Getting mired in ad hoc projects, argues McKeown, distract capable people from their aforementioned highest point of contribution. It’s not so much, as McKeown says, that they become underutilized, but that they are not properly utilized. The remedy requires discernment and the ability to say “no,” not always a welcome word to the sensitive, insubordination-attuned ears of management. But, when you have been hired to do X and find yourself doing Y and Z, saying “no” to others may be the only way to say “yes” to yourself. As my wife is fond of saying, “Just because I can doesn’t mean I should.”
Saying no extends beyond the workplace to energy-depleting activities and possessions. McKeown advises what he calls “the disciplined pursuit of less,” ridding yourself of things and tasks that you would not normally covet if you did not already have them. Belongings, as well as responsibilities, take on a greater–albeit unearned–importance by virtue of being our own. Ownership infuses significance to a degree that may or may not be warranted. McKeown suggests questioning the validity of the hold possessions and obligations have on us. Would I buy this if I didn’t already own it? Would I choose to do this if I wasn’t already doing it?
Like failed companies that become overextend by straying from their core competencies, the contributions of overstretched employees become watered-down. Refocusing begins with tightening the criteria for success. And identifying criteria starts with asking the right questions. McKeown calls it using “more extreme criteria.” Rather than searching “for a good opportunity,” ask “What am I deeply passionate about?” What makes best use of my talent? And perhaps even, “What meets a significant need in the world.” The opportunities won’t be as numerous, he says, but they are more likely to lead to that elusive “absolute highest point of contribution.”
Given that we don’t always get everything we want, assigning relative importance to our criteria will help clarify the desirability of a potential career move. Let’s say my top three job criteria are (1) creativity, (2) autonomy, and (3) excellent compensation. If I can’t get 1, are 2 and 3 going to be enough? If I can’t get 1 and 2, is 3 enough? Conversely, if I get 1, can I live without 2 and/or 3? It’s a way to identify what is truly non-negotiable. That which remains inviolate becomes the foundation for what I call “worthy work,” meaning work that merits the irreplaceable life energy required to do it.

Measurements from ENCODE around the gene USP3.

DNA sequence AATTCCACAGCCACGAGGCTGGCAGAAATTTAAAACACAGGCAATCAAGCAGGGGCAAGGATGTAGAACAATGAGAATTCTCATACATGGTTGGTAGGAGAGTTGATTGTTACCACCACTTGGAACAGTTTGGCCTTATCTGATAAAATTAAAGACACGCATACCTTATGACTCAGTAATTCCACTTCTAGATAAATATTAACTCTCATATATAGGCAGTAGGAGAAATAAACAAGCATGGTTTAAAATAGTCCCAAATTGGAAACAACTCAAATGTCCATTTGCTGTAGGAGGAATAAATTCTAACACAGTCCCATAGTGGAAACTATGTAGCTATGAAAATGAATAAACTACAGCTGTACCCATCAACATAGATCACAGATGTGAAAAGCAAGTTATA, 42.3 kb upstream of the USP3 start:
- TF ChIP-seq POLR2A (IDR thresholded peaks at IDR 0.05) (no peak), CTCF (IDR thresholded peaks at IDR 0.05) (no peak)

Time is the only currency that cannot be replaced, and the realization that it is finite dawns slowly. It seems boundless to the young, stretching into a future well beyond the immediate horizon. We live with the comfortable illusion that there will always be time to make changes; plenty of time to live the life we want. But time always asks for more time. I’ll do it when _______ (fill in the blank) becomes the mantra of the unfulfilled. I’ll do it when I graduate from college; when I get a job; when I save enough money; when I get married; when I pay off the mortgage; when the kids leave home; when I retire.
Then one day you wake up lacking the skills, the drive, or the track record to achieve your higher purpose, and discover the truth of the observation McKeown borrows from Emerson. “The crime which bankrupts men and nations is that of turning aside from one’s main purpose to serve a job here and there.”
Remaking himself from Naftaly Birnbaum to George Burns was neither simple nor painless. But in challenging times he would remember an axiom he had been taught. “Look to the future because that is where you’ll spend the rest of your life.”